Citizenship, particularly for non-U.S. natives, largely determines a woman’s odds of having a mammogram and being screened for cervical and colorectal cancer, according to new research released today at the American Public Health Association’s 141st Annual Meeting in Boston.
According to the research, foreign-born female non-citizens living in the U.S. for less than five years have 69 percent lower odds of being screened for colorectal cancer within the previous five years and foreign-born non-citizens who have lived in the U.S. for at least five years have 24 percent lower odds, compared to U.S born citizens. Additionally, foreign-born non-citizens have significantly lower odds of receiving breast and cervical cancer screening.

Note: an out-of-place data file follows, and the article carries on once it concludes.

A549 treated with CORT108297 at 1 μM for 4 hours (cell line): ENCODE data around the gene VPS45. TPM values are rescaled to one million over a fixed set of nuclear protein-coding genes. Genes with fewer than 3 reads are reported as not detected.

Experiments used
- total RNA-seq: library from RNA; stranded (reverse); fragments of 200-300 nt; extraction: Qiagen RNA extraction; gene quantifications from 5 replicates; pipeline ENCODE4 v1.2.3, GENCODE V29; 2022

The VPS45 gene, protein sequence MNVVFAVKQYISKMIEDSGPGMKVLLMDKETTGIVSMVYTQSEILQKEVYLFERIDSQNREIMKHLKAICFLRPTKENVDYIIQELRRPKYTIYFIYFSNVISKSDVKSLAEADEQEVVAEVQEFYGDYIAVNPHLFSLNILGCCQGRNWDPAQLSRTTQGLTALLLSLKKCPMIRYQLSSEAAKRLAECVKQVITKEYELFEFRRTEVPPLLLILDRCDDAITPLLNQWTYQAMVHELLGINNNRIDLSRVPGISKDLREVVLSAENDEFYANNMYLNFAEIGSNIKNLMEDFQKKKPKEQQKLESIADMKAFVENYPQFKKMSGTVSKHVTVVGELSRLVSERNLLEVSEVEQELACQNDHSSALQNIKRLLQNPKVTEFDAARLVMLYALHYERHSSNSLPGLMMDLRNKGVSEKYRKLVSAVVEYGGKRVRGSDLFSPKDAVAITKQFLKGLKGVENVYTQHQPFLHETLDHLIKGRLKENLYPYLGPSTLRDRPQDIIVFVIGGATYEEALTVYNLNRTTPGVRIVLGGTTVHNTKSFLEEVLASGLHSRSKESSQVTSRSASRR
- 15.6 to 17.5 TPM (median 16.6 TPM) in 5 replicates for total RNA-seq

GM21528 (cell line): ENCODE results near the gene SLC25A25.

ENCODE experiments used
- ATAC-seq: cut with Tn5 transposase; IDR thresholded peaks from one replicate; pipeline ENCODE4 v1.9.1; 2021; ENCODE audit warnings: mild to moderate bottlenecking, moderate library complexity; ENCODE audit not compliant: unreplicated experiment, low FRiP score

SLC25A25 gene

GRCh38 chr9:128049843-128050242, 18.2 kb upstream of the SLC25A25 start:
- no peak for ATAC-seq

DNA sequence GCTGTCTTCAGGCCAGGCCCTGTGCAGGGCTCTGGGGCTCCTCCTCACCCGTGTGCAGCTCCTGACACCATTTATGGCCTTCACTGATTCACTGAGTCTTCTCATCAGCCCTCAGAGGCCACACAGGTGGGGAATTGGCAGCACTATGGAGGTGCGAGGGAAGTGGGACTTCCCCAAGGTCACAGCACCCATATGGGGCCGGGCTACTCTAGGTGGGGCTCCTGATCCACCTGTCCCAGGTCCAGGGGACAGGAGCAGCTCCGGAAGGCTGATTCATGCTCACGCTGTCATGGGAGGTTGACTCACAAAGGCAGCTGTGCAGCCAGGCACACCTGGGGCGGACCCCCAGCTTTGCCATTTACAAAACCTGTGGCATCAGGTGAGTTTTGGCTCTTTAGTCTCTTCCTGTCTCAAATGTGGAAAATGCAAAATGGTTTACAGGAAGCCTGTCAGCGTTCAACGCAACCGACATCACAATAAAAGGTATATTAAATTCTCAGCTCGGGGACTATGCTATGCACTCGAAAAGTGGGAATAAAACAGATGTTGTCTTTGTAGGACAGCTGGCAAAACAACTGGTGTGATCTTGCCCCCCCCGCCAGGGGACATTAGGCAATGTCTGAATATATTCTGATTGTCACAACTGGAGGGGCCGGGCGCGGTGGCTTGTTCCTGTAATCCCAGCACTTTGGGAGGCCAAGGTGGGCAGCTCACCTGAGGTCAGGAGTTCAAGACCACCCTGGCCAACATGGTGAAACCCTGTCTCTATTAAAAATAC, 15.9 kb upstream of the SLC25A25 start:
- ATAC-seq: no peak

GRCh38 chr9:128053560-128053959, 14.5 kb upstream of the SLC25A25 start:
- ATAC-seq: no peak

This finding coincides with implementation of the Affordable Care Act, which mandates that foreign-born residents who are lawfully present in the U.S. will be eligible for health care coverage beginning Jan. 1, 2014. The current pathway to citizenship in the U.S. is naturalization after five years of legal permanent residency.
“Our findings offer pioneering evidence for the potential protective effects health care and immigration policy reform could have for immigrants — particularly for non-citizens, one of the most vulnerable populations in the United States,” said Patricia Y. Miranda, PhD, MPH, Annual Meeting presenter. “Based on these findings we suggest that limits of duration mandates be reduced. This may be an important consideration in immigration policy that ensures preventive health care and reduction of cancer disparities for immigrant women.”
Researchers in this study consolidated data from the Medical Expenditure Panel Survey and the National Health Interview Survey, then analyzed all results from 2000-2010.
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